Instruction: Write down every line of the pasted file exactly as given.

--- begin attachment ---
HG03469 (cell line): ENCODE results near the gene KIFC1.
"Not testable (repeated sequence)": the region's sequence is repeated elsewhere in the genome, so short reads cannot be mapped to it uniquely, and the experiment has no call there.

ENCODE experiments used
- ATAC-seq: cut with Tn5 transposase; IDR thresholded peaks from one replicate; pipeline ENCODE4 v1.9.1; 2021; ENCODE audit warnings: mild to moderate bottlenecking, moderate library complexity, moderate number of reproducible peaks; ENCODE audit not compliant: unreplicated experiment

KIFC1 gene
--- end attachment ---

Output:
HG03469 (cell line): ENCODE results near the gene KIFC1.
"Not testable (repeated sequence)": the region's sequence is repeated elsewhere in the genome, so short reads cannot be mapped to it uniquely, and the experiment has no call there.

ENCODE experiments used
- ATAC-seq: cut with Tn5 transposase; IDR thresholded peaks from one replicate; pipeline ENCODE4 v1.9.1; 2021; ENCODE audit warnings: mild to moderate bottlenecking, moderate library complexity, moderate number of reproducible peaks; ENCODE audit not compliant: unreplicated experiment

KIFC1 gene